APATHY CAN BE MORE DANGEROUS TO A COMMUNITY THAN YOU THINK

We always talk about apathy in community associations.  Nobody wants to run for the Board.  Nobody wants to serve on a committee.  Nobody wants to even vote in the annual election. Usually, apathy is more prevalent in communities where the populace believes all is OK.  If the place generally looks good, the assessments are stable and the cable never goes out, owners believe there is simply no need to get involved with the headache of running the community by serving on the board.  In fact, they are happy that there are others who are willing to step up and take the responsibility.

Here’s the problem with that way of thinking.  Most community associations who have been stolen from were thought by their owners to be operating smoothly and efficiently for years on end.  Then, all of a sudden, massive theft is uncovered by someone, and it happened because of apathy.  It happened because nobody was watching.  Nobody cared to actually take a look at a bank statement.  Nobody bothered to ask to see a copy of the audit.  Nobody bothered to ask how the assessments are being spent.

I recently became involved in a high profile case here in South Florida.  The bottom line is that decisions of a prior board put the community in harm’s way.  As a result, the entire community was slapped with a massive special assessment to pay a legal settlement.  The new Board allowed every attendee to speak at the special assessment meeting.  Many owners were rightfully upset that they had to now pay for the wrongful actions of a few prior Board members.  More than one swore never to pay the assessment.  The interesting part of the meeting came when one of the owners stood up and said that it was too easy to blame the prior Board for the financial mess everyone is now in.  Instead, she thought the blame lied elsewhere.  She thought the blame lied with all of the people in the room who were now at a board meeting for the first time in years.  She looked everyone in the face and said that if everyone routinely showed up to meetings like they did that night, the prior Board would never have been able to take the actions they did.  A part of me believes she is right.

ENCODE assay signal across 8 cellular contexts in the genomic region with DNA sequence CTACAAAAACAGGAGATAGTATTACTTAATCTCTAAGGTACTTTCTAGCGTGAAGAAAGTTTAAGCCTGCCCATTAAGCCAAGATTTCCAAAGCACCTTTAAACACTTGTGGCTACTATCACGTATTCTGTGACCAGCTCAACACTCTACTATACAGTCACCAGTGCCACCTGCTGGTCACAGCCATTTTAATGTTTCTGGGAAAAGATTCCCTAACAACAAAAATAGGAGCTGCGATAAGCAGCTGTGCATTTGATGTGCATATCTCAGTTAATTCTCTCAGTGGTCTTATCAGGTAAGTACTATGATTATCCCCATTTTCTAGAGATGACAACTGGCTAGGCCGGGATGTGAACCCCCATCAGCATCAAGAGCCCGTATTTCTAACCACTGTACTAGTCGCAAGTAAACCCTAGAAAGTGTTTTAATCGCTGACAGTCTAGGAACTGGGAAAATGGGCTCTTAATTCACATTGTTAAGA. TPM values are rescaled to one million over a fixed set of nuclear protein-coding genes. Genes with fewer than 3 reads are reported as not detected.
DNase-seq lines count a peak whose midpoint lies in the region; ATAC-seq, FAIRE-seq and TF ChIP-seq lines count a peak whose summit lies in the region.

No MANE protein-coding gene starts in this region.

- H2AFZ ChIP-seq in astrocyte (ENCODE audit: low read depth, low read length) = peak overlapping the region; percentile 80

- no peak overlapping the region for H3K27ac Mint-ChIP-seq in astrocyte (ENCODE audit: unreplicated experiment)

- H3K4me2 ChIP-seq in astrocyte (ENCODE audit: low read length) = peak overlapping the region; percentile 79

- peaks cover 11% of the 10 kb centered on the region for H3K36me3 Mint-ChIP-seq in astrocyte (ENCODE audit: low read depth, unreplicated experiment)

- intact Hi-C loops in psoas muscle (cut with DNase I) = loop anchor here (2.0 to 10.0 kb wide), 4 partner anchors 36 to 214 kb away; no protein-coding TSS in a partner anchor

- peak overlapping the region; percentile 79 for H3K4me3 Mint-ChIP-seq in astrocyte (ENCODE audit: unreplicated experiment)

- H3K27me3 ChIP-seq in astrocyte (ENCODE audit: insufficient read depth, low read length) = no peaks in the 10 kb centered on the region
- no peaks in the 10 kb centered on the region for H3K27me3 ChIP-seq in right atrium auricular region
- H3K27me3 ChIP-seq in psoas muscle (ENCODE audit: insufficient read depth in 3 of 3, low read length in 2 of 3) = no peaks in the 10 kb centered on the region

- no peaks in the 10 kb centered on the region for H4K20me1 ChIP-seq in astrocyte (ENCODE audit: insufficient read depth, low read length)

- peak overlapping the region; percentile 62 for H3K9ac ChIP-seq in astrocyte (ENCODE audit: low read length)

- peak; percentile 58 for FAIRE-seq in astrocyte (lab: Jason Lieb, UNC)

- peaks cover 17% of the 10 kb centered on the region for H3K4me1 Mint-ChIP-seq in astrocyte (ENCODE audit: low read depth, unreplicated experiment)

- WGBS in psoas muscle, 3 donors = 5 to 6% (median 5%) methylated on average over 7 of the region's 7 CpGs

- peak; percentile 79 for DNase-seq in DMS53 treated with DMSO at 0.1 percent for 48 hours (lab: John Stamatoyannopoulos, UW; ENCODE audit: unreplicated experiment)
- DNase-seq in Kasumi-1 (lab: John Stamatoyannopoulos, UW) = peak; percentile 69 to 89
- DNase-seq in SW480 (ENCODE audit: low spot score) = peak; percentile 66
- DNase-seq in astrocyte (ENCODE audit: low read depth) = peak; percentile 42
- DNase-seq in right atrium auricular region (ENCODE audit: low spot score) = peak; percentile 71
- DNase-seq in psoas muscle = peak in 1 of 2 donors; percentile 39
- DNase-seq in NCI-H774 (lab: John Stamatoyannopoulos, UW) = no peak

Apathy can be very costly, even when it appears all is well.  Has apathy harmed your community?

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